The State and Homeland Security departments have reduced from months to weeks the time it takes foreign students and scholars trying to travel to the United States to clear a key visa review, according to a new government report.
The findings are welcome news for education leaders, though they have cautioned that streamlining the visa process will not, on its own, reverse the trend of declining interest among foreigners in attending American colleges and universities.
Amid complaints from higher education groups and major business leaders, including Bill Gates, that visa hassles were discouraging foreign students from attending American schools, a General Accounting Office investigation last year found average delays of 67 days for applicants to clear a security check for scientists known as Visa Mantis. Some delays were considerably longer, and some applicants waited as long as 12 weeks just to get an interview to start the process.
In a follow-up report to be released today, the GAO finds the average wait following the interview has now fallen to 15 days, according to a source who has been briefed on the findings and spoke on condition of anonymity.
The report credits the overall improvement to better technology, coordination among agencies, and policy changes -- such as priority interviews for student applicants, though it cautions that problems remain and some scholars still face considerable delays.
The report comes a week after the government announced that it would allow international students to keep their Visa Mantis clearance for the duration of their studies, up to four years -- a change that will probably further reduce delays. Reapplications from those who had been previously cleared were a major bottleneck, and a source of anxiety for applicants, who worried they might be unable to get back to school if forced to return home in an emergency.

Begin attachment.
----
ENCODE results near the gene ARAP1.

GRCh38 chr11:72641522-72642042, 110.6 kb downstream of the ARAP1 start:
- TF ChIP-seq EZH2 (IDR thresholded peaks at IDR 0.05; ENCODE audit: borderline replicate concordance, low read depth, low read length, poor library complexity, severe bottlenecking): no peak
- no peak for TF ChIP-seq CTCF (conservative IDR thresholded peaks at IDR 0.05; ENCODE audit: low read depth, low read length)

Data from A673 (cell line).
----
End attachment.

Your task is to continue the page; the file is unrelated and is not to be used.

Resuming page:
Peggy Blumenthal, vice president for educational services at the Institute of International Education, praised US embassies for making an improved visa process a top priority. Still, public relations challenges remain, she said.
About 600,000 foreigners study in the United States, but international graduate student applications fell 32 percent last year, according to an Institute of International Education survey. Another survey released in November indicated the number of first-time foreign enrollees in American graduate schools was down 6 percent -- the third straight decline after a decade of growth.